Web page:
Definitely a Snow White craze - while at work this evening I saw a poster for a pantomime version of the story, and I overheard part of a lecture which quoted from a girl who had been to see another pantomime production of it in 1938. Probably one of the Disney-approved ones as they seemed to run the racket on Snow White performances at that time.
OK, open up the drafts on A. Film L.A. and stick Snow White in your DVD player, it's time to take a closer look at scene 3B - Snow White meets animals!
In Michael Barrier's book "Hollywood Cartoons" (which is what I'll probably mean when I refer to "Barrier" from now on) he mentions one of the problems which faced Disney and his employees during the making of the film was the casting of the dwarfs. It was impossible for one animator to handle all the dwarfs' footage, nor was it feasible to assign one animator to each dwarf as they spent so much time all on screen at once, interacting with each other. The result was to have several animators assign to the dwarfs, all of whom at some point animated *all* of the dwarfs, and therefore needing to learn the right way to portray all seven characters.
Presumably no such problem existed with the other group of characters drawn by a group of animators: the forest animals. They're less important to the story and less differentiated, with many being generic rabbits, squirrels and chipmunks. It's interesting to compare the designs to those used in Bambi, originally intended to be the second feature. They are more simply drawn than in the later feature, and I find this makes the rabbits more appealing than Thumper. The deer, on the other hand, I find both designs appealing, but the simpler Snow White design is probably less suited for a feature's main characters.
There are a few animals in this and later sequences who stand out as distinctive characters. Most memorable perhaps is the turtle, but there is also a family of deer and of bluebirds. No animator seems to have been consistenly assigned to these characters with the exception of the three bluebirds, who are usually handled by Eric Larson, including in a substantial section where the youngest of the birds sings with Snow White and hits a "sour note". This scene was obviously added to at a late stage, perhaps even during animation, because as Hans notes, scene numbers run from 15B to 15BBBBB!
Other than that, there are occasional consistent assignments: for example, Larson also animates both scene 9 where a group of squirrels flees into a tree trunk and 10A where they emerge from holes in the tree trunk. However, some assignments seem fairly arbitrary: while Bernard Garbutt animates scene 8 - a group of animals (inluding the doe and fawn) scurrying away, over a log, after Snow White wakes up, and scene 10B, featuring the same animals on the same background, the same set-up is animated at the beginning of the sequence in scene 3 by James Algar. No animator seems to "own" any of the animal characters, except for Larson with the three bluebirds.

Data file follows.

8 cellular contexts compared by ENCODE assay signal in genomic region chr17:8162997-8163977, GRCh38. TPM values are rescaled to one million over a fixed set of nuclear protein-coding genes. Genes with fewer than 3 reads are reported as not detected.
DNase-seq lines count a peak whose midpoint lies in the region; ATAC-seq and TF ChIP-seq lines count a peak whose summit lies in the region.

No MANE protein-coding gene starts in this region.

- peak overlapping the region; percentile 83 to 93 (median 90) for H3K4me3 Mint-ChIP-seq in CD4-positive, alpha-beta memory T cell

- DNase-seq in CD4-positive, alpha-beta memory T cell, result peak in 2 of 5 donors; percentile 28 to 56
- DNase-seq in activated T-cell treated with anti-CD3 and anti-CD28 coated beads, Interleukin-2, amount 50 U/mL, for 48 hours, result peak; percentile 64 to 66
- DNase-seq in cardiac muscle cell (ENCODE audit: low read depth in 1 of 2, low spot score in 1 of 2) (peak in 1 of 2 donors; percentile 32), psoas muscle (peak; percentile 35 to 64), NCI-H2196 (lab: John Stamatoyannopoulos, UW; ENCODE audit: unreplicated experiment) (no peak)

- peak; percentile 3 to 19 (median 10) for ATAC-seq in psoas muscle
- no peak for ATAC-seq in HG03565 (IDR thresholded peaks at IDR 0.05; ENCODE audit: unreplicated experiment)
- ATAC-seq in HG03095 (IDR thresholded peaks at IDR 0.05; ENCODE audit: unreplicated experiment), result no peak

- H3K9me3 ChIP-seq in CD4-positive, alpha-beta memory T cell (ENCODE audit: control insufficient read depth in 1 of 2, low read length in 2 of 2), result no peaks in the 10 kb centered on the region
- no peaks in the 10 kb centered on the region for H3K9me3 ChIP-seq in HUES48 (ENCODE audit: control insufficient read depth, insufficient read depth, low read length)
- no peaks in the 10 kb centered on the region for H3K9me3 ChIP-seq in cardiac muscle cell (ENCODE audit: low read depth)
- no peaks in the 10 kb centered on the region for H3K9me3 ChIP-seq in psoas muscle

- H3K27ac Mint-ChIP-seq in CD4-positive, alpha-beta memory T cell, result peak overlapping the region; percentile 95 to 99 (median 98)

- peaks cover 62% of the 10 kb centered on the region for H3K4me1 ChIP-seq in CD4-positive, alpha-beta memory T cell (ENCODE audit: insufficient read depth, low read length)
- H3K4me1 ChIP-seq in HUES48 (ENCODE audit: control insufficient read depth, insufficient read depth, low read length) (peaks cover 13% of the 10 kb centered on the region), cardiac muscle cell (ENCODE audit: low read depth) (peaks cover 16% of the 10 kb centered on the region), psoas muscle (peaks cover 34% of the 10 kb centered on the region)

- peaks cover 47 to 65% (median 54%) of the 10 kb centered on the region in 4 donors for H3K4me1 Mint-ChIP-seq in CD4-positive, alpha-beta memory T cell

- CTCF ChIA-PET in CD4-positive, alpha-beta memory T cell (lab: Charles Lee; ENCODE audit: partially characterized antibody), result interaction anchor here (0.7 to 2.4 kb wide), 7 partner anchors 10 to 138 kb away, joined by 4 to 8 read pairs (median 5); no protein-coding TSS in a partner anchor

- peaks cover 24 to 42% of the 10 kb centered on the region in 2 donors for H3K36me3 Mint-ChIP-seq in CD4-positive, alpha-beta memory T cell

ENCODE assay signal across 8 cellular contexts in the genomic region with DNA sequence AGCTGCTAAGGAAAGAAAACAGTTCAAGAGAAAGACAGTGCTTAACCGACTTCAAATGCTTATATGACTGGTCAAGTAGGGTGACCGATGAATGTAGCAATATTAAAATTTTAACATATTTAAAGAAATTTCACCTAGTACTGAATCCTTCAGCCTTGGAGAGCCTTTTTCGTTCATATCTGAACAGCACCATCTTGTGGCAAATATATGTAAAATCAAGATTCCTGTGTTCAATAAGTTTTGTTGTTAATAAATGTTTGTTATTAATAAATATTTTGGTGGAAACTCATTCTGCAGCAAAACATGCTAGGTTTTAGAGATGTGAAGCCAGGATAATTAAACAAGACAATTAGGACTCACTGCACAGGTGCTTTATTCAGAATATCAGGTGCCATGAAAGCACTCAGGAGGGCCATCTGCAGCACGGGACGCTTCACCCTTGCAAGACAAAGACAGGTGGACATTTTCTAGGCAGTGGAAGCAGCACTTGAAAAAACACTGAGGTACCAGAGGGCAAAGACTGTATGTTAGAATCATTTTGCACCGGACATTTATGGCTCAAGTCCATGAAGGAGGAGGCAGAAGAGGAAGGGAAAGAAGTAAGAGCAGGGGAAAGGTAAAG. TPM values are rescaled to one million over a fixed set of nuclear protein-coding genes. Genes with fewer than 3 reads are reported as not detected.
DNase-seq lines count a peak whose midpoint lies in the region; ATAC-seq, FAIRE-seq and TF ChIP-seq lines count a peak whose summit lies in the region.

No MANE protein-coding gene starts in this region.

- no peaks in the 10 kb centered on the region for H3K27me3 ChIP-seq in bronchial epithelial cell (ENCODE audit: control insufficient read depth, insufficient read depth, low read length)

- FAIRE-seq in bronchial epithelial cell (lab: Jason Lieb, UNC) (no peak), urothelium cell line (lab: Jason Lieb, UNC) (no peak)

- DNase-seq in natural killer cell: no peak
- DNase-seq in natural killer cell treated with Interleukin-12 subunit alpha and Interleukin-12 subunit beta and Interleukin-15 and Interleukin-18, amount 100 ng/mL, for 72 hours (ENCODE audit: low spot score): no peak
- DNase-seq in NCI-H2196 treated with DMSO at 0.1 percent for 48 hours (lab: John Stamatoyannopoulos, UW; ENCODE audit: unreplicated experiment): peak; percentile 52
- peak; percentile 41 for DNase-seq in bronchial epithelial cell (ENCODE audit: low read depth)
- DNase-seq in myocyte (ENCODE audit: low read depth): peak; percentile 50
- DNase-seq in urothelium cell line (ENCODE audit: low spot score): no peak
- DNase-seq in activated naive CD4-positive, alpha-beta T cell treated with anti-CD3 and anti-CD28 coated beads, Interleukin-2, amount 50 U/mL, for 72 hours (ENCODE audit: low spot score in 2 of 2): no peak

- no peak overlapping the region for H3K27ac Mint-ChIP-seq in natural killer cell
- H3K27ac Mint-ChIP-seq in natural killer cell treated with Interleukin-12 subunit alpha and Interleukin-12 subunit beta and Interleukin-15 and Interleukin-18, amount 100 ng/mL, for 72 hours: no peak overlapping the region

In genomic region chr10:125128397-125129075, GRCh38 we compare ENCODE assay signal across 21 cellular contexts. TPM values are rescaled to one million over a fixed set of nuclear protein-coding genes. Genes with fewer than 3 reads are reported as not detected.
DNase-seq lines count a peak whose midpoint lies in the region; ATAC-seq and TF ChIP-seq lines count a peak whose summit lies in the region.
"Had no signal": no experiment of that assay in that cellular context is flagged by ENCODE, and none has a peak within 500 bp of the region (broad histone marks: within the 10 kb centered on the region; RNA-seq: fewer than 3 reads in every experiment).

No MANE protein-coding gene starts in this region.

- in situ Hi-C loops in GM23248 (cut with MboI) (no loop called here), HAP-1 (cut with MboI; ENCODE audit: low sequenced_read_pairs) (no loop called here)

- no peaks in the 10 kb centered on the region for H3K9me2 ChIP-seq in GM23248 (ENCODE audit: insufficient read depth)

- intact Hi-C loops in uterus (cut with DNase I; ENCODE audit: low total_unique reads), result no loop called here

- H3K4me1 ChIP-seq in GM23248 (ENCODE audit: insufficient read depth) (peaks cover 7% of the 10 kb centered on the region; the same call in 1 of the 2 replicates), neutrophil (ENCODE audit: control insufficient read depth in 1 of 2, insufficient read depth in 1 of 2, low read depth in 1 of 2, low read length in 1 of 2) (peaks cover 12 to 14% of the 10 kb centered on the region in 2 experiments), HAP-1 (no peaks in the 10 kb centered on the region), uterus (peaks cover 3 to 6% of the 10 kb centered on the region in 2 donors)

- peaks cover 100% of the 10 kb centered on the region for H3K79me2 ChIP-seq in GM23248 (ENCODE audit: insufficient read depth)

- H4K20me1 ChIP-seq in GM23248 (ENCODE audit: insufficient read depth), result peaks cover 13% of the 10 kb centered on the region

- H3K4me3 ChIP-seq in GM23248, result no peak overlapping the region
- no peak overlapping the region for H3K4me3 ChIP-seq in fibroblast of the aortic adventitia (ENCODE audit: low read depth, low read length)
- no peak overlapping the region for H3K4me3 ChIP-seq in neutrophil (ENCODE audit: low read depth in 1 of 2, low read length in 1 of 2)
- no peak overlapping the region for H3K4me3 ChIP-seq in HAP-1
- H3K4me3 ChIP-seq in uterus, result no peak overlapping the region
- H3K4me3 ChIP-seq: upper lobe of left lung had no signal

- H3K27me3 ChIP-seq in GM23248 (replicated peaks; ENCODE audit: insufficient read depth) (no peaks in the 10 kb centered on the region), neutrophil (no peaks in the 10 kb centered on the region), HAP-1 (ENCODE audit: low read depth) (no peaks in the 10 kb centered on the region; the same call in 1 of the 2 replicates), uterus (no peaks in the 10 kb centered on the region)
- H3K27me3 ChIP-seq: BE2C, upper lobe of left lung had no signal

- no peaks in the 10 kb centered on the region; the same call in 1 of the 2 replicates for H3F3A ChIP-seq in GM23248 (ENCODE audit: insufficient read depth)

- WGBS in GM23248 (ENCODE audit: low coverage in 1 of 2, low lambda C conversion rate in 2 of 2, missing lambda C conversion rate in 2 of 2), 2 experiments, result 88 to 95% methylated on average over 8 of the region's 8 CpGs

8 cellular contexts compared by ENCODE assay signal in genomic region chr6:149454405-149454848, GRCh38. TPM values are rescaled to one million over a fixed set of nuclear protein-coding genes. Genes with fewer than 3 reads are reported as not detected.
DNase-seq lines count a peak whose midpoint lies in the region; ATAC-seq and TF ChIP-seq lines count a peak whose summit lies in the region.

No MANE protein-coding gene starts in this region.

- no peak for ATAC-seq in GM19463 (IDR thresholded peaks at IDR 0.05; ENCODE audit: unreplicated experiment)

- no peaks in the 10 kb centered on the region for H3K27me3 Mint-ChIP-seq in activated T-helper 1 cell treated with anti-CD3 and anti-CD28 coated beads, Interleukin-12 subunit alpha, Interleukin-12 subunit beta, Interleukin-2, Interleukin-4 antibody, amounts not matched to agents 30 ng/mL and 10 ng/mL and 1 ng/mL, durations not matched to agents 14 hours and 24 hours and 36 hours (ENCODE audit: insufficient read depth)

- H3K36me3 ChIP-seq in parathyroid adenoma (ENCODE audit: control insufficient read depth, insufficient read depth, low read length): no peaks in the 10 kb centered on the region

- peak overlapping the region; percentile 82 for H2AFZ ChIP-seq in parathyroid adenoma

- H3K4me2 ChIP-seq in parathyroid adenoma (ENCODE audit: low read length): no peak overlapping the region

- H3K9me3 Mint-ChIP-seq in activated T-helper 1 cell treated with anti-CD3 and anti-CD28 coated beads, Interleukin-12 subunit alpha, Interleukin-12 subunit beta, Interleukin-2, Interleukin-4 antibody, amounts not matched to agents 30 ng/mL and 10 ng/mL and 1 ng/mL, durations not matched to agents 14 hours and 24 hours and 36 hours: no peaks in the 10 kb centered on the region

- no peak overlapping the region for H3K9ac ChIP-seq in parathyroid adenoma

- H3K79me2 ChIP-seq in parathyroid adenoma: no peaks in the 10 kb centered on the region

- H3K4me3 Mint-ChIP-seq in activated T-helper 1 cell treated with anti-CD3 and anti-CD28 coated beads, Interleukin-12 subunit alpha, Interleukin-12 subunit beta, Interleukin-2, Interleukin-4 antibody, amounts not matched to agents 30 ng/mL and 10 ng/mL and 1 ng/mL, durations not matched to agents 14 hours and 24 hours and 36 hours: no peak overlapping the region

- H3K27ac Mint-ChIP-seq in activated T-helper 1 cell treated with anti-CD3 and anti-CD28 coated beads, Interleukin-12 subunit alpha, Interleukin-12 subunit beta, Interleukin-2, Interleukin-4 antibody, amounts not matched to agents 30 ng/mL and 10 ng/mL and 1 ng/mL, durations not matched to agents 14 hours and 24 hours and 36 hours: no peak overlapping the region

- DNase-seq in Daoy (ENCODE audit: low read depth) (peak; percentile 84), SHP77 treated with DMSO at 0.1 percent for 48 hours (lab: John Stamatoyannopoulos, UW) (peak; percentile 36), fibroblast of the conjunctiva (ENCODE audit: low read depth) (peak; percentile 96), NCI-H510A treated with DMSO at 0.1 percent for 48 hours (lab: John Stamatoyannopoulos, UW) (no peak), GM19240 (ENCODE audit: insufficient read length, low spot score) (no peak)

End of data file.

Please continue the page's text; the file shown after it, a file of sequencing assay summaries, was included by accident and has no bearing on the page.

All the animators working on this sequence were in Hamilton Luske's unit, as he was the supervising animator for Snow White and the animals. Barrier mentions he had seven animators in his unit: the three who animated the heroine (Grim Natwick, Jack Campbell and Robert Stokes) and the four who animated the animals (who he doesn't name but are presumably the four who animated them in this sequence: Eric Larson, Milt Kahl, James Algar and Bernard Garbutt). Luske also animated the Huntsman in sequence 3A and I'd expect he was the supervisor for the Prince as well, as he was animated by Grim Natwick and Milt Kahl. There are also two more mysterious names on the draft: Maxwell Gray and Tony Rivera. Gray animates the Huntsman in sequence 2B and Rivera's name appears alongside Campbell's, seemingly animating Snow White as well, in sequence 3A. It seems likely they were Luske and Campbell's assistants, respectively, and were assisting on the Snow White animation in this scene as well, but as the animals were also handled by members of Luske's unit, who knows?
Ham Luske actually drew a few of the animal scenes in this sequence himself, including scene 10, the first to feature the bluebird family who, as I mentioned before, were handled by Eric Larson the rest of the time. I wonder why this is. Did he have the technical expertise to animate the fancy flying they do, or did some person in authority feel that the supervisor should do the scene which introduces the characters?
In general Eric Larson animates the most scenes in this sequence and probably is most consistently assigned to specific characters. It's no surprise he became the supervising animator for all the (less anthropomorphic) animal characters in Pinocchio.
The draft Hans has been posting is not a final draft and so there are some interesting differences between it and the finished film. It contains several deleted scenes - this sequence has only one, 27A, and it already has a big question mark over it. There's also a small mistake: scene 15F has the same description as scene 15E, and should be something like "quails come out of cave". Other sequences contain many more scenes that were cut (or changed) later on -- keep checking both A. Film L.A. and this blog to find out more about them!
Words and pictures
5 hours ago